Reactions to the government-supported crackdown on free media through detentions and arrests, which aims to silence and intimidate certain media outlets, especially Zaman and STV groups, for reporting on the corruption allegations against the ruling party, continue to grow.
In a police operation against targeted media outlets and certain members of the police department on Sunday, 31 media and police figures, including Zaman Editor-in-Chief Ekrem Dumanlı and Samanyolu Media Group Head Hidayet Karaca, were detained. Dumanlı was released for lack of evidence, while the decision on whether to arrest Karaca will be decided on Friday. Both eminent journalists are being accused of being members of a terrorist group. Tufan Ergüder, the former head of the İstanbul Police Department's Anti-terror Branch and the former head of the Hakkari Police Department, was also among those who were arrested.
İzzettin Doğan, chairman of the Cem Foundation, said the recent pressure on the media has proved that neither people's lives nor their property are guaranteed.
"In today's Turkey, it is not the judiciary which has the last word over disputes but rather its politicians -- whether the president or not. However, the state is defined as a structure administered according to rules but not the rules designed by politicians in line with their wishes or the ruling party's ambitions. We now see that many laws are enacted based on the political interests of those in power. This proclivity creates a substantial distrust between the state and its citizens. So “reasonable doubt” [replacing “strong doubt,” which was based on concrete evidence] turned into a threat against journalists. This regulation has deprived journalists from doing their job freely," Doğan noted.
Dec. 14 operations reflection of despotic regime practices
Making remarks regarding the Dec. 14 operation against specific media figures and the decision to arrest Karaca, Zaman daily Assistant Editor-in-Chief Mehmet Kamış described it as an abuse of rights, adding: "This conclusion is a result of pressure being put on the judges and prosecutors by politicians. Even this cannot be called unlawful, but purely an instance of despotism. It is a clear abuse of human rights. The release of Mr. Ekrem fails to cover up this farce and the violation of the law. There is an editor-in-chief who was kept in custody for six days on the basis of falsified accusations, as there is no offense, no reason for detention nor any evidence concerning any crime.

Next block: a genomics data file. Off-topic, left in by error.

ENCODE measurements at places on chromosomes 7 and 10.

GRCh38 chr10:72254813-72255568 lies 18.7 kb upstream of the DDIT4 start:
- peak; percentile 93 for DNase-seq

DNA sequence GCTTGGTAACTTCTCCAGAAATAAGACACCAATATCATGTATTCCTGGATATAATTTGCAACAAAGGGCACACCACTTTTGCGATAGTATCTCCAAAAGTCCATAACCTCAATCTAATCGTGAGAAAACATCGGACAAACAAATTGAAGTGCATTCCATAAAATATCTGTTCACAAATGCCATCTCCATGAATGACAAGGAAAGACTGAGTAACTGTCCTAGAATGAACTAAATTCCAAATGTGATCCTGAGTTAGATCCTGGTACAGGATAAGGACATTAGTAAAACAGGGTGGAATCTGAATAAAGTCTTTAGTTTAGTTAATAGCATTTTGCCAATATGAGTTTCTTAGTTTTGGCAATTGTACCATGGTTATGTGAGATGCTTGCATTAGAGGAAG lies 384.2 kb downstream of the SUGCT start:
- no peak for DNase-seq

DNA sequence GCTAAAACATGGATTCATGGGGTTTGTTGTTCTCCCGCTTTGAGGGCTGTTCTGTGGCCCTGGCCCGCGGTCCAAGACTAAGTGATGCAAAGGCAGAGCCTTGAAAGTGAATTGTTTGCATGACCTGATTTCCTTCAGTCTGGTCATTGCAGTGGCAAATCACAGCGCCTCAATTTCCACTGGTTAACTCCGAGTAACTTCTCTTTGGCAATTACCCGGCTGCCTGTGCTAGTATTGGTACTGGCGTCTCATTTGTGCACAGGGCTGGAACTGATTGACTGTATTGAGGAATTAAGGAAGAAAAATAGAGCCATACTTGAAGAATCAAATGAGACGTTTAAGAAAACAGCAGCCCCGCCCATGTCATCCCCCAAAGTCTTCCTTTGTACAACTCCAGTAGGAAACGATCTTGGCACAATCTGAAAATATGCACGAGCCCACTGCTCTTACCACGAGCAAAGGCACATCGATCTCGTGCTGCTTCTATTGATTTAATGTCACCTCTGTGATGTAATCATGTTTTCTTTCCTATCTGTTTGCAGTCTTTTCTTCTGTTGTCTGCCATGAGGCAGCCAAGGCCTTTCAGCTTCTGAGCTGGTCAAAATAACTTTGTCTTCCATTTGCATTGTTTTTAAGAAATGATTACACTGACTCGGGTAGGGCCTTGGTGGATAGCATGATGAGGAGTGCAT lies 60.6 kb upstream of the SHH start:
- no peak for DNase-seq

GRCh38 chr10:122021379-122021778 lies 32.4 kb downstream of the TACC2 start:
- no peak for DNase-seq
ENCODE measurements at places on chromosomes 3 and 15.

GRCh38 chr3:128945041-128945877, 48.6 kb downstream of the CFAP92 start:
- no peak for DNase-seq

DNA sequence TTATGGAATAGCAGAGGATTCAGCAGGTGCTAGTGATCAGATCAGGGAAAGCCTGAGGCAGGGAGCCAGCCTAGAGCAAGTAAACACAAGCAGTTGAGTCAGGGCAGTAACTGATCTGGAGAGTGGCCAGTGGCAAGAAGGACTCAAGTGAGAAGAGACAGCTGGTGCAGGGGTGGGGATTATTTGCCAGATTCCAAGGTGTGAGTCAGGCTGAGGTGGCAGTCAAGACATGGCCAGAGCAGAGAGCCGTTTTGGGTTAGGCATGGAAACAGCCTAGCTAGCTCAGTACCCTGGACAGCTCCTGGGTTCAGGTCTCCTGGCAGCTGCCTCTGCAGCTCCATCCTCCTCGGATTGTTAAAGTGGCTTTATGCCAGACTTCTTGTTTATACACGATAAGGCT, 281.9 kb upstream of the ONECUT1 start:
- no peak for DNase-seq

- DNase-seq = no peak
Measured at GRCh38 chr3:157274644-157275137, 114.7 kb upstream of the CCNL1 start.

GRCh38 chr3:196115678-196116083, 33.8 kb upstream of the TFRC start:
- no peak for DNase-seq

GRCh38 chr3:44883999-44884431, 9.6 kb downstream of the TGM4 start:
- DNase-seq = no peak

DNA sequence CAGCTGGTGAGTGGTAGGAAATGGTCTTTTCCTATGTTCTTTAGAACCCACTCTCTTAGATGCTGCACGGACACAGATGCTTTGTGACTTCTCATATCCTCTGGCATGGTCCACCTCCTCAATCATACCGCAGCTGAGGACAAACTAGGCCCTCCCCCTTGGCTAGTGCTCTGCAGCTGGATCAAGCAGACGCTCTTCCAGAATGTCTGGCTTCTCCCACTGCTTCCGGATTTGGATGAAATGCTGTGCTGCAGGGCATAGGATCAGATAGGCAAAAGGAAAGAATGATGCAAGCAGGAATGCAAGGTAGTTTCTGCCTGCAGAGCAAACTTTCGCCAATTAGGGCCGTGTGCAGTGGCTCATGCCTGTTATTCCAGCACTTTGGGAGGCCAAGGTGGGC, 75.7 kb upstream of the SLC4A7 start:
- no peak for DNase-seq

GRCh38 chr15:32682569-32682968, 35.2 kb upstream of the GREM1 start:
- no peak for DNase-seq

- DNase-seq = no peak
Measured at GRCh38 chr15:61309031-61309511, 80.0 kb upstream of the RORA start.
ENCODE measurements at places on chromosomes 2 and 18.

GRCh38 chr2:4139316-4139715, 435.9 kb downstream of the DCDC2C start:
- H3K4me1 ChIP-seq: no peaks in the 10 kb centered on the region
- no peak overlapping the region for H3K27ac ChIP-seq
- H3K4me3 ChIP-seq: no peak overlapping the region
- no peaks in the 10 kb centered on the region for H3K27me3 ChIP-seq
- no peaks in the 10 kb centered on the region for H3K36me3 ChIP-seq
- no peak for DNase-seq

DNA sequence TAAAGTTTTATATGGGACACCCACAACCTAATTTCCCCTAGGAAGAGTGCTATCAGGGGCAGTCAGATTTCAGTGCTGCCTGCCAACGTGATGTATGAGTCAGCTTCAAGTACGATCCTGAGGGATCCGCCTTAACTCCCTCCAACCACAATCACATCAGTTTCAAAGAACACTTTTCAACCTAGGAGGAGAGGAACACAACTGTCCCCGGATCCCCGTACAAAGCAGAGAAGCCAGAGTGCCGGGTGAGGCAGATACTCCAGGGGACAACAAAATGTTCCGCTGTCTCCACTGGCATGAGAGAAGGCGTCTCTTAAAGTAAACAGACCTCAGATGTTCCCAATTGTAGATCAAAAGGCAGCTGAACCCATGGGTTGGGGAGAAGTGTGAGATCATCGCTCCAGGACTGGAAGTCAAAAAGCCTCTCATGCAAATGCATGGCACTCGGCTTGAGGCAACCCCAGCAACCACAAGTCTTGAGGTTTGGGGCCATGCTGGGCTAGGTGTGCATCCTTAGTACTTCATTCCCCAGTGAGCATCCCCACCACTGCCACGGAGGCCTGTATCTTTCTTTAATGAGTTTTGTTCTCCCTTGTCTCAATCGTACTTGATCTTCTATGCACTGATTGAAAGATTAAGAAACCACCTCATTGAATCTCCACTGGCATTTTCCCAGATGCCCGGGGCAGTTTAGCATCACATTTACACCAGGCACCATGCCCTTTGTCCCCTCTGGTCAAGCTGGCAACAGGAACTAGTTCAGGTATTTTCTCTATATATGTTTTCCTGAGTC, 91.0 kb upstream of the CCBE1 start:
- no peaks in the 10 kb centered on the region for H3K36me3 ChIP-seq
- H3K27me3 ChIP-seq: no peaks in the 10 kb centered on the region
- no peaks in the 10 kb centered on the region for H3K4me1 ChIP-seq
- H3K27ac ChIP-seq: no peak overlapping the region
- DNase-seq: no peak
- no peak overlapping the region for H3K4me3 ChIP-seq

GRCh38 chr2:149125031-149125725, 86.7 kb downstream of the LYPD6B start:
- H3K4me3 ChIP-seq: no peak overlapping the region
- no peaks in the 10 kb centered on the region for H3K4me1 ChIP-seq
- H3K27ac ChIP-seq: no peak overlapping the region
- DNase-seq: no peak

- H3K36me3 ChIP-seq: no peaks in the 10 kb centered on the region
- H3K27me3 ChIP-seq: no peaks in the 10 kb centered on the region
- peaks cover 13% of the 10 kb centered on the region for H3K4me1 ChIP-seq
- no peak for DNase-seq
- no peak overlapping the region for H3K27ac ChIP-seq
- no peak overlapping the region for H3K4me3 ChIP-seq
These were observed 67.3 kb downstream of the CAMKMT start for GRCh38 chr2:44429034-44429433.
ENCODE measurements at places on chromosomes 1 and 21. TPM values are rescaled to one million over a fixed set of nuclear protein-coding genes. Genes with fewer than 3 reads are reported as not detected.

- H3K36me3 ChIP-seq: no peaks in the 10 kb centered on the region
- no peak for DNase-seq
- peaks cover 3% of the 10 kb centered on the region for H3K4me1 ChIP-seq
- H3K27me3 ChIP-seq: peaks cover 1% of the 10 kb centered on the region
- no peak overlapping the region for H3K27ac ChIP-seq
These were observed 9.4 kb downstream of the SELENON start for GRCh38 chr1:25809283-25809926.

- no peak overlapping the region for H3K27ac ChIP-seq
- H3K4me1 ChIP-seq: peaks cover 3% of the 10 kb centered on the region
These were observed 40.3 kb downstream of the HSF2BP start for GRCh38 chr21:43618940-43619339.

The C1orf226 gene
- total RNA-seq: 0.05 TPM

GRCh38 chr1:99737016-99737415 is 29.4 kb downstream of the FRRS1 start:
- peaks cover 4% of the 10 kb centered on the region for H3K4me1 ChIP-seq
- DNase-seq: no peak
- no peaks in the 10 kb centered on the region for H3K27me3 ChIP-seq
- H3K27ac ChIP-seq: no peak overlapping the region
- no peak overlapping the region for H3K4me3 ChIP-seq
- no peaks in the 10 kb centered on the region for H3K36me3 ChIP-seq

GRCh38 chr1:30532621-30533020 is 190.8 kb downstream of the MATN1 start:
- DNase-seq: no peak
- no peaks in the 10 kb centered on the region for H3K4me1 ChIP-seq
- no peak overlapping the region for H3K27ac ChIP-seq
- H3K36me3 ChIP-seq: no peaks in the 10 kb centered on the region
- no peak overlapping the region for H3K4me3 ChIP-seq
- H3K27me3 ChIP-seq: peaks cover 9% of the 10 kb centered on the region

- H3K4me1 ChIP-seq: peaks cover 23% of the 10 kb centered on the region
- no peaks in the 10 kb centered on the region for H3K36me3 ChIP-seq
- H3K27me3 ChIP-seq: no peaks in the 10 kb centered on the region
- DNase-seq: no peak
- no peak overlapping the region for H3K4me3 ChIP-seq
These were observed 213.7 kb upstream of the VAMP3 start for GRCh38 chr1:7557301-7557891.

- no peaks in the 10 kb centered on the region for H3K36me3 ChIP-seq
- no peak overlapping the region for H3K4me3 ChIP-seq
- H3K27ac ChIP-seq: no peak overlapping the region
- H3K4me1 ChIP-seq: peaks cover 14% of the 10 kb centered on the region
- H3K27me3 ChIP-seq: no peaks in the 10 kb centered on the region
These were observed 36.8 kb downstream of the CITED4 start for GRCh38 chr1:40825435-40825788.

The president of the Press Council, Pınar Türenç, announced that the council is worried about press freedoms due to the recent detentions and raids. Speaking at an event held in İzmir province on Friday, Türenç stressed that all press associations should show solidarity with each other in order to resist all efforts to crackdown on the freedom of the press.
Turkish Bar Association (TBB) President Metin Feyzioğlu also underlined that they are against any kind of assault on the media and said: "Our stance against such a crackdown is quite clear. As an organization, we stand against any move that will restrict freedom of the press and freedom of expression. Our attitude was the same in the past and will be the same in the future."
Highlighting that government-led cruelty and oppression, as well as violations of the principle of having a fair trial, did not begin with Sunday's operations, Feyzioğlu went on to say: "Trying to create the perception that the Sunday crackdown was the beginning of pressure on the media is obviously disrespectful to those who faced cruelty from the state in the past. It is time to open a clean page in terms of basic freedoms. There is no need to repeat history's mistakes."
Metin Günday, a professor of administrative law at Atılım University, criticized the questions asked by the prosecutor who is overseeing the investigation into Dumanlı and Karaca, saying that asking questions like, "Why did you report those events?", which is a part of the scope of journalism, means questioning journalism itself.
"In my opinion, none of the potential responses that will be given to these questions constitutes a crime. This is something like someone asking me why I defend a client. Also, Dumanlı was asked whether he listened to the speeches of [Islamic scholar] Fethullah Gülen. Is not the website in which his speeches are shared open to the public? So anyone who listens to them should be considered a criminal?" Günay further questioned.
Published on Today's Zaman, 19 December 2014, Friday